It wasn’t a matter of if, it was only a matter of when. That became even more apparent after Justin Fields decide to become a Buckeye. Even after sending cryptic tweets on Twitter and comments on Instagram, everyone knew they had seen their last game and season of Dwayne Haskins in an Ohio State Buckeyes uniform. That when was answered Monday afternoon, when Haskins officially announced that he will forego his final two years of eligibility and declare for the 2019 NFL Draft.
— Dwayne Haskins, Jr🌹 (@dh_simba7) January 7, 2019
In case you didn’t appreciate his record-setting season this past fall and instead took it for granted, it’s a little too late now, at least to see Haskins donning the scarlet and gray. The gunslinger was much different than any quarterback we’ve seen at Ohio State in quite some time. Not in a bad way, but in his own way. He was a pass-first, run-second (or probably third or fourth) type of quarterback.
Following in the footsteps of Braxton Miller, J.T. Barrett, and Cardale Jones, Haskins had plenty to live up to both on and off the field. In just one season as the full-time starting quarterback, he blew away not only Ohio State fans but all of college football. In a season full of high expectations as a team but filled with plenty of unknowns of what to expect from the most important position on a football field, Haskins threw for 4,831 yards and 50 touchdowns. He completed 70 percent of his passes (373-of-533) while also adding 122 yards and four touchdowns on the ground as well. Not known for his running ability, the 6-foot-3, 220-pound gunslinger was able to open up the offense with his scrambling ability when he needed it. When he didn’t he had the size, arm strength, and throwing ability to launch the ball wherever it needed to go on the field.
We got a glimpse of the quarterback he could be while he filled in for an injured J.T. Barrett during The Game in 2017, but no one could have seen this type of dominance coming in 2018. In just one season, he left quite a mark on the Buckeyes, a legacy and season that will likely never be forgotten. Then again, many in Buckeye Nation can dream of what could have been due to many believing that Haskins should have started over Barrett in 2017. But now is not the time or place to argue any of that.
Haskins may not have won the Heisman Trophy, but being able to attend the ceremony in New York City as one of three finalists is quite a special feat nonetheless. He was the first Buckeye to do so since Troy Smith took home the award in 2006. It was yet another accomplishment that Haskins has achieved this season, a season that has been filled with plenty of awards and record-breaking performances.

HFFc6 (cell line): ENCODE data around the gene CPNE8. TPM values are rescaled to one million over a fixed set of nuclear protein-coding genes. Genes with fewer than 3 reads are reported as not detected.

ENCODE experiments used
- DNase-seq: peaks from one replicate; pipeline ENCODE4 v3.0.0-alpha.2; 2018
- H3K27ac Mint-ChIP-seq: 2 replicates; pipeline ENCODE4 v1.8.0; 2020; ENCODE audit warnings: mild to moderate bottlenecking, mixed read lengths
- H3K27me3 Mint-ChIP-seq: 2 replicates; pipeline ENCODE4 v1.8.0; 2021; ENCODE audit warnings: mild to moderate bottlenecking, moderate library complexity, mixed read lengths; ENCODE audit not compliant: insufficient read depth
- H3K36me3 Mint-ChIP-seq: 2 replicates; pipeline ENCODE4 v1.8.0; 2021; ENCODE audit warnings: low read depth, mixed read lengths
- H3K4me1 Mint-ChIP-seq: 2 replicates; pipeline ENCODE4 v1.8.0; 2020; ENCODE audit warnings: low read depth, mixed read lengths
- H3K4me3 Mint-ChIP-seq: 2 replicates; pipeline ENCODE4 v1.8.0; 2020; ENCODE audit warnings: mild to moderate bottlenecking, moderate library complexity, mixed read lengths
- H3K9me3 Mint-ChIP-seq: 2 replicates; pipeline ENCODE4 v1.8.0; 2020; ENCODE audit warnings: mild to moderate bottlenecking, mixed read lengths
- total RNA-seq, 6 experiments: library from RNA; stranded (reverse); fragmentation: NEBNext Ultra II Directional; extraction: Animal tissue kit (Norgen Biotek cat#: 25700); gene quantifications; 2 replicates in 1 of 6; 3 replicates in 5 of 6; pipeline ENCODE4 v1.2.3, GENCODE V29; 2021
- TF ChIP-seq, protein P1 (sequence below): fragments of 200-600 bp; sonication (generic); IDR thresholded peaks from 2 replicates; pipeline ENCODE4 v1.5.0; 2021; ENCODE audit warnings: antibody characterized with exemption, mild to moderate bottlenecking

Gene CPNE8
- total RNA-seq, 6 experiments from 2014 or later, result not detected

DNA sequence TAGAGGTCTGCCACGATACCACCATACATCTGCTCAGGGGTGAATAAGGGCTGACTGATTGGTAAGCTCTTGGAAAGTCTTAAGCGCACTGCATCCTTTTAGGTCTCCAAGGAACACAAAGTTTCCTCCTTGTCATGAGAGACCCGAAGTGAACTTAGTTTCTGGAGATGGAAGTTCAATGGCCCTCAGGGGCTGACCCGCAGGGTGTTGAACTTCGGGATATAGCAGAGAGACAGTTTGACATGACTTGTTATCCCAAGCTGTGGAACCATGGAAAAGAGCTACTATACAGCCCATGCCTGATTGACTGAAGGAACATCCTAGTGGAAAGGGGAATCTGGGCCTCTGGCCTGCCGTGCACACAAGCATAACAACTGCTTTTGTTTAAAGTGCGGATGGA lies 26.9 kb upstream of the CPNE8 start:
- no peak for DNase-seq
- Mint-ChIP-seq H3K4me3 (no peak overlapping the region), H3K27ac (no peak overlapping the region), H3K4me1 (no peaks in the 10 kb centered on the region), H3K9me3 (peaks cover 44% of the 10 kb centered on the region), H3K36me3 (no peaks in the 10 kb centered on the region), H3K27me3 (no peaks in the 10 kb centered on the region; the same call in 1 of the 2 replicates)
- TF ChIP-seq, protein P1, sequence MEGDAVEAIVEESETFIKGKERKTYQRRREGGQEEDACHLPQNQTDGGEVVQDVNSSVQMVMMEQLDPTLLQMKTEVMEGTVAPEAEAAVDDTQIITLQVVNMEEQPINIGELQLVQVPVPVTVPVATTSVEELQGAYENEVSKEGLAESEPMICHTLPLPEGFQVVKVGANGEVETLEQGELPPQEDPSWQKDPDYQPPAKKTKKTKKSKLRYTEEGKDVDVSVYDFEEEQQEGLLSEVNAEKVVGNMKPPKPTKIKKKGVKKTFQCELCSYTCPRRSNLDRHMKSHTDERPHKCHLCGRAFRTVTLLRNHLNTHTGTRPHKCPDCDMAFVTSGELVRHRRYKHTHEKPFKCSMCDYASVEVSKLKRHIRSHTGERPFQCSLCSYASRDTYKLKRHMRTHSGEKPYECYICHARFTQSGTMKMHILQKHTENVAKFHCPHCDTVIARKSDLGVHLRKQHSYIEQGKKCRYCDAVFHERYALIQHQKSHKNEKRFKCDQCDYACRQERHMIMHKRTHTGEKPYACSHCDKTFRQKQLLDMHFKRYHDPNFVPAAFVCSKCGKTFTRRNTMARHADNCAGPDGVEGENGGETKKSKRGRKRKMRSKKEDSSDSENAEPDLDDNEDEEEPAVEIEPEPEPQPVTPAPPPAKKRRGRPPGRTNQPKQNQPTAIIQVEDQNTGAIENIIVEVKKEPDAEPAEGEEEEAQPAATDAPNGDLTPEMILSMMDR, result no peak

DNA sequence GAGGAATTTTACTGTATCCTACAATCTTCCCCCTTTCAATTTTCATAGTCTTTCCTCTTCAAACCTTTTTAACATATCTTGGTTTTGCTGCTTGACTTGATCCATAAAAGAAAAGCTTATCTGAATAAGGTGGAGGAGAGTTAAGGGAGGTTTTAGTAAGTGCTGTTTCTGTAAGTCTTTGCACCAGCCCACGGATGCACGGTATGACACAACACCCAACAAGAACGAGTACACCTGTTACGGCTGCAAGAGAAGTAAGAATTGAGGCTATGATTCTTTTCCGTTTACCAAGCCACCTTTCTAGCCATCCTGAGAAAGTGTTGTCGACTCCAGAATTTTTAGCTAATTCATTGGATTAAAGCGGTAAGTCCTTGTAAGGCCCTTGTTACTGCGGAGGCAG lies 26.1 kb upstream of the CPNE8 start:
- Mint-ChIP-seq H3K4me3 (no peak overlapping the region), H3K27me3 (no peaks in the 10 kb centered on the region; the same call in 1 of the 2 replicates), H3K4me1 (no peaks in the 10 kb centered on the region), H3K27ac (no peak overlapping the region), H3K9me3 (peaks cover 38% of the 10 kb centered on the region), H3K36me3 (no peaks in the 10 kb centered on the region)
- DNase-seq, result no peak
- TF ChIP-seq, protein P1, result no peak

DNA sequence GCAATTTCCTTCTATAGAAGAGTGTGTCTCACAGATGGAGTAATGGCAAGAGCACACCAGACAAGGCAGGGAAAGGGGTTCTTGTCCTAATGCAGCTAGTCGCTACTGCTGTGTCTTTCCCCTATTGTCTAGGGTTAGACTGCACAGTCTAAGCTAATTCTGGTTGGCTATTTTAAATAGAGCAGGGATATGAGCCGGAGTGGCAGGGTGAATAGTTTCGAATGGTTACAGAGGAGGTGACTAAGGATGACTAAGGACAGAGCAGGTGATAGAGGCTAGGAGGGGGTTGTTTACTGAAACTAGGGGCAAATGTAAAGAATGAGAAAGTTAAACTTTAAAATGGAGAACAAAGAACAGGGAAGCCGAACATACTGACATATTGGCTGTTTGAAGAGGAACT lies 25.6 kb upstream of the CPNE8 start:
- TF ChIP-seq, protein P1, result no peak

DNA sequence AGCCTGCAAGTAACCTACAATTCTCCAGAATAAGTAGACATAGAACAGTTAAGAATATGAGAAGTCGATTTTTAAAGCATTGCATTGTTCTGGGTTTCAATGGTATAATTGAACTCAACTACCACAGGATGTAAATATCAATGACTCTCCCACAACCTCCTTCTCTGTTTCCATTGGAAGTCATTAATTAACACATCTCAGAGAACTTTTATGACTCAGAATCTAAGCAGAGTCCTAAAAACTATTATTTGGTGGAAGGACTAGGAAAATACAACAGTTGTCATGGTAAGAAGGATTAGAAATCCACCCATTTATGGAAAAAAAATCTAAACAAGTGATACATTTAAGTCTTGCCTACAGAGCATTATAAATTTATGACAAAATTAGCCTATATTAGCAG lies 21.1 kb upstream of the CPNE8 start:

Let’s take a look at all the Big Ten and school records Haskins broke during his lone season leading the Buckeyes:
Projected by many to be QB1 in April’s draft, Haskins would be the first Ohio State quarterback selected in the first round of the NFL Draft since 1982, when Art Schlichter was the No. 4 overall pick. He would also be the first Big Ten quarterback drafted in the first round since Kerry Collins in 1995.
Dwayne Haskins will very likely be the first Big Ten QB taken in the 1st round of the NFL Draft since Kerry Collins in 1995. What a crazy list, from @pfref: https://t.co/AEAeQtXW6P. pic.twitter.com/oqdZGJ2Hdm
— Jacob L. Rosen (@JacobLRosen) January 7, 2019
Prior to 2018, the Cleveland Browns had been in search of a franchise quarterback since their return in 1999. With Baker Mayfield in the fold, it seems as though they found their guy. It just so happens that the first draft after finding their franchise quarterback, Ohio State not only has a legitimate NFL quarterback but one that is projected to be the first quarterback off the board in April. Figures.
With that said, Haskins has all the tools to be a legitimate franchise quarterback himself. Now we just have to wait and see not only how high he gets drafted, but who selects him. Whichever team does decide to draft him will likely have a fan base that will then include all of Buckeye Nation, along with their legitimate, franchise-changing quarterback.